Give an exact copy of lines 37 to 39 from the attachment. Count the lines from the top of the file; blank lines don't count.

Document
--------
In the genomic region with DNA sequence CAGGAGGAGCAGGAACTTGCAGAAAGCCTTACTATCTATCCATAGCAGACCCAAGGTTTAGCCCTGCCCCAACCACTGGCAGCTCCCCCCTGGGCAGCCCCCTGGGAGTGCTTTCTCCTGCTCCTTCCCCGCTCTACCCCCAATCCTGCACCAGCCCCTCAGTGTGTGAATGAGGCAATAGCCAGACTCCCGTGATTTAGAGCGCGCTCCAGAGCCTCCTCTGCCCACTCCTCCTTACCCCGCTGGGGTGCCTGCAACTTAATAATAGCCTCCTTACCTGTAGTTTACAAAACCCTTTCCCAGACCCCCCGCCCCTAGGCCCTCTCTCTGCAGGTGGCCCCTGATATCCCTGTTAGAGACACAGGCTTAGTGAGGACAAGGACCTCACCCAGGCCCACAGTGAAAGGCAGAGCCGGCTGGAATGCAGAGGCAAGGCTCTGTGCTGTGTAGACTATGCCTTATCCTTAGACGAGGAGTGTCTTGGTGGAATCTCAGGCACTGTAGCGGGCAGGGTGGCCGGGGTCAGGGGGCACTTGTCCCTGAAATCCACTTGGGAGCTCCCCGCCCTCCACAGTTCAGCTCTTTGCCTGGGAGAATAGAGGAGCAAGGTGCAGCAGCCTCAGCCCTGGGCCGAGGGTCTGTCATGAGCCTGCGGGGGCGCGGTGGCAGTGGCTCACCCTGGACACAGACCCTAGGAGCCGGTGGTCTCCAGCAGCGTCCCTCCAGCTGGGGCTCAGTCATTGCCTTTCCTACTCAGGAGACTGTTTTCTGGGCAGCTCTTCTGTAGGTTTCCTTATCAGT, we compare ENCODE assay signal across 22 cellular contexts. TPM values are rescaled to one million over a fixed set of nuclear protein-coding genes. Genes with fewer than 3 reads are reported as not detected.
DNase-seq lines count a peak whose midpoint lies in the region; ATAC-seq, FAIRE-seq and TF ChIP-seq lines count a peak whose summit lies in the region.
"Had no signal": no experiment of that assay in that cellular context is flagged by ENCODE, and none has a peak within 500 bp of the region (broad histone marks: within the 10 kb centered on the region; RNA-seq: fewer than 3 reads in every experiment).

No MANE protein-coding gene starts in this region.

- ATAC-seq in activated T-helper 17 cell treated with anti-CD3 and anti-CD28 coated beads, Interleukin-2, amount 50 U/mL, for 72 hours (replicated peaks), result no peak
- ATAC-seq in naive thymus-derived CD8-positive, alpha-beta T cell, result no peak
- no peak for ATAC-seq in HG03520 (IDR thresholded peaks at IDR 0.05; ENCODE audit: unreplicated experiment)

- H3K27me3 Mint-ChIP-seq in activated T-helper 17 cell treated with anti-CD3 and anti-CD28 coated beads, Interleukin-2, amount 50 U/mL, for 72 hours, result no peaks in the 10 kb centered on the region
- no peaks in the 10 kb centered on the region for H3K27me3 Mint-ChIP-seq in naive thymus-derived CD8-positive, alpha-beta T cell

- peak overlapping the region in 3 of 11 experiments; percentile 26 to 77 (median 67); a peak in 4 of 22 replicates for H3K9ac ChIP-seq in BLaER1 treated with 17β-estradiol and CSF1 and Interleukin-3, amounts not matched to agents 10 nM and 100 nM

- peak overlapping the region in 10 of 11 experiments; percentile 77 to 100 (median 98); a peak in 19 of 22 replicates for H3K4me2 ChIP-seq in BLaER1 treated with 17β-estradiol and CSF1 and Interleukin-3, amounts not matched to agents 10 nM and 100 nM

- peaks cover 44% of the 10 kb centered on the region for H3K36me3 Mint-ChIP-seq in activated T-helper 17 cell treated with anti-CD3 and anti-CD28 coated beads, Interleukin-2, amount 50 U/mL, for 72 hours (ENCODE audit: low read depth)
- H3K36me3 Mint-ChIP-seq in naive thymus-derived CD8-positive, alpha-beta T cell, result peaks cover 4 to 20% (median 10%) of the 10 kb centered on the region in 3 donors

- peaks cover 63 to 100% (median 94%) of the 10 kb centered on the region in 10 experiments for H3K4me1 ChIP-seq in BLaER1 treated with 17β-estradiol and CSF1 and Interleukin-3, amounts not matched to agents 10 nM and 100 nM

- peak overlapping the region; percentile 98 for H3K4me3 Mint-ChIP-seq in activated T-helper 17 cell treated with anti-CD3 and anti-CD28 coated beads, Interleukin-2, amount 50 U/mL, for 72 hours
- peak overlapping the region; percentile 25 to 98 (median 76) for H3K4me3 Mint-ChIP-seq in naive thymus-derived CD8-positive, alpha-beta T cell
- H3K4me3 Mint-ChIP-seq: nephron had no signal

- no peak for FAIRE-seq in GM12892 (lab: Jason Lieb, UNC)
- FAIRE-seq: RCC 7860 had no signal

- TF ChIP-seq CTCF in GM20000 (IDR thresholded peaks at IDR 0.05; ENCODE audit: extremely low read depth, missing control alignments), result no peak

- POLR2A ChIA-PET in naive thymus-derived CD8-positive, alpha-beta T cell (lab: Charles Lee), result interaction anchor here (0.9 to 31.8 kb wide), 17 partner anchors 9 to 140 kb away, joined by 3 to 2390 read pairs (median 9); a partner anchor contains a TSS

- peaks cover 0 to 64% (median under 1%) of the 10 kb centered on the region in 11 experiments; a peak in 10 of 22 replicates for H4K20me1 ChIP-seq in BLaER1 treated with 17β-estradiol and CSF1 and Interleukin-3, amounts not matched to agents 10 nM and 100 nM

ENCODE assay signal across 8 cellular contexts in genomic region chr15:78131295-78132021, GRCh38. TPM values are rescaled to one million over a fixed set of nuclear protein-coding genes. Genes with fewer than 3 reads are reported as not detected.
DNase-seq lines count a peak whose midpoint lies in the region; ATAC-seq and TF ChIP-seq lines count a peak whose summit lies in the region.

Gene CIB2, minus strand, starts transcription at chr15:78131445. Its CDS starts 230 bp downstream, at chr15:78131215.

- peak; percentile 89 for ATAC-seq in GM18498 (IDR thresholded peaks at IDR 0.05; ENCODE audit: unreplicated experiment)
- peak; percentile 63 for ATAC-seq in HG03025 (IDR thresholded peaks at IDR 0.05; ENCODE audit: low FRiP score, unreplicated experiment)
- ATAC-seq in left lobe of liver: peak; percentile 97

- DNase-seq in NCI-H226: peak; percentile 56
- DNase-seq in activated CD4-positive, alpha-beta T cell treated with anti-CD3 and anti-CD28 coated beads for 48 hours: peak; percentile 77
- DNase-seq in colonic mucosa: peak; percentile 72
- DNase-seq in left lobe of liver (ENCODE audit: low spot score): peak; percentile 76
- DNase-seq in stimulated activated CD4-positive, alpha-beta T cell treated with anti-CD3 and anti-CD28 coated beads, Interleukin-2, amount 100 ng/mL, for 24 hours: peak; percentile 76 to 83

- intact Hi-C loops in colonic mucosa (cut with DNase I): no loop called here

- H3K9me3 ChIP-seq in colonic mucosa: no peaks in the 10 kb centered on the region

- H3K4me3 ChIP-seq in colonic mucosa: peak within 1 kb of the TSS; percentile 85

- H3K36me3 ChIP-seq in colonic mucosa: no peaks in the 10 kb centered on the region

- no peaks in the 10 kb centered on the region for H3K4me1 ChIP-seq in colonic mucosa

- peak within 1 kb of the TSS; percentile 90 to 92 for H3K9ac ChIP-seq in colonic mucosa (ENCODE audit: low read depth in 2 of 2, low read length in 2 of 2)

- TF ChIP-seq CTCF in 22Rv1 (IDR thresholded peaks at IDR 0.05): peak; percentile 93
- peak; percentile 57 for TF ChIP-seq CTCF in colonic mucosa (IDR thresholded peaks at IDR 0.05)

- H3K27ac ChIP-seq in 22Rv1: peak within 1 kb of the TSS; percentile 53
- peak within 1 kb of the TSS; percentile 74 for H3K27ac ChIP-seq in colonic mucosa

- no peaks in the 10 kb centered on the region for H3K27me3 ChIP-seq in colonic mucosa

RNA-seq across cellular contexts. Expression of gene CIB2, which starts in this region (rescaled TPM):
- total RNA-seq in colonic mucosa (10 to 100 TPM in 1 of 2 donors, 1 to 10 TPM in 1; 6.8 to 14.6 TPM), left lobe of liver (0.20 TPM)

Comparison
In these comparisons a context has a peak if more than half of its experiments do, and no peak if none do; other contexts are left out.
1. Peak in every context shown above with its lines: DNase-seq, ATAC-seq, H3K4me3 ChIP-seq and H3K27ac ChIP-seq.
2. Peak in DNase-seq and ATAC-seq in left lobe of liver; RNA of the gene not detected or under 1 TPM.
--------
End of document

- H3K36me3 ChIP-seq in colonic mucosa: no peaks in the 10 kb centered on the region

- no peaks in the 10 kb centered on the region for H3K4me1 ChIP-seq in colonic mucosa

- peak within 1 kb of the TSS; percentile 90 to 92 for H3K9ac ChIP-seq in colonic mucosa (ENCODE audit: low read depth in 2 of 2, low read length in 2 of 2)